The water industry as a whole consumes a considerable amount of energy in the treatment and distribution of water and wastewater. Like all sectors of society today, the industry is focusing efforts on reducing its CO2 emissions and improving the sustainability of its systems and practices. One way of achieving this is through the use of micro-hydropower (MHP) installations in water infrastructure for energy recovery purposes. This paper presents a review of energy use and CO2 emissions in the water industry as well as highlighting the opportunities and challenges for MHP energy recovery. The results indicate that significant potential exists for energy recovery in the water industry. However, many previous investigations have not considered key complexities such as variations in flows or turbine efficiency. Similarly, accurate costing and return on investment data are often absent or lacking sensitivity analysis. Further research is required to address the risks and long-term reliability of installations, alongside the development of firm policy to direct and incentivise sustainability gains in this area.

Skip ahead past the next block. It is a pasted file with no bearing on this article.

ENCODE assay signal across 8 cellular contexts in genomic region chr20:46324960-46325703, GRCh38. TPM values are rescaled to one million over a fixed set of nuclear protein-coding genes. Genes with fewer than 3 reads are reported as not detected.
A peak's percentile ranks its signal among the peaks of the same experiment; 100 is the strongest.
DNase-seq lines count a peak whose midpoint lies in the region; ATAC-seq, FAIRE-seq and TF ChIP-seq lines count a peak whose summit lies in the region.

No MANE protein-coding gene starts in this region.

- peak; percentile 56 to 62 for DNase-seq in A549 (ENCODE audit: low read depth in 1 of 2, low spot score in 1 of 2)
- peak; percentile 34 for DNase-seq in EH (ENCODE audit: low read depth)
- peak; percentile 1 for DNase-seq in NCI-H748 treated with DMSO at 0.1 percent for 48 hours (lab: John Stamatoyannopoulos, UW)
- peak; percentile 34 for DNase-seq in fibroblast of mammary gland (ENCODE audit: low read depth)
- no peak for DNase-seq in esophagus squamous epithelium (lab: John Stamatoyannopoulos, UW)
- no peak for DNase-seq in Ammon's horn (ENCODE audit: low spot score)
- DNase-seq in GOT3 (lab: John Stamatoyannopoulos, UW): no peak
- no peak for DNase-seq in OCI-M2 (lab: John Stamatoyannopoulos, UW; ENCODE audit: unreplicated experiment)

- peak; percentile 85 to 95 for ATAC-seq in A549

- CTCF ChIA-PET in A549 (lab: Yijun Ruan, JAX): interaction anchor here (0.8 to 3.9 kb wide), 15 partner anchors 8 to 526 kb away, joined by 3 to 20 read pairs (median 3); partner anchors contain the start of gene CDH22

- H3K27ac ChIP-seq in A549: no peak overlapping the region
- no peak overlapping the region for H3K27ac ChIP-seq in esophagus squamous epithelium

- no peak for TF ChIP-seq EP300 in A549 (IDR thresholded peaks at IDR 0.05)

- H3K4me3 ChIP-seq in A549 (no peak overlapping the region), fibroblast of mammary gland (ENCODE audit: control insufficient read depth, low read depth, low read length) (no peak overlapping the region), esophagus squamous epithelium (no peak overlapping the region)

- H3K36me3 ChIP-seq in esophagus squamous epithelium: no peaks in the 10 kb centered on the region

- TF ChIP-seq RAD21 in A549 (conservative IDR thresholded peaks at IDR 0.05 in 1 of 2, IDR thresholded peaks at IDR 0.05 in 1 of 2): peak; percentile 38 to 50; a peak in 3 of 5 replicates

Energy recovery in the water industry using micro-hydropower: an opportunity to improve sustainability
Aonghus McNabola, Paul Coughlan, Lucy Corcoran, Christine Power, A. Prysor Williams, Ian Harris, John Gallagher, David Styles; Energy recovery in the water industry using micro-hydropower: an opportunity to improve sustainability. Water Policy 1 February 2014; 16 (1): 168–183. doi: https://doi.org/10.2166/wp.2013.164
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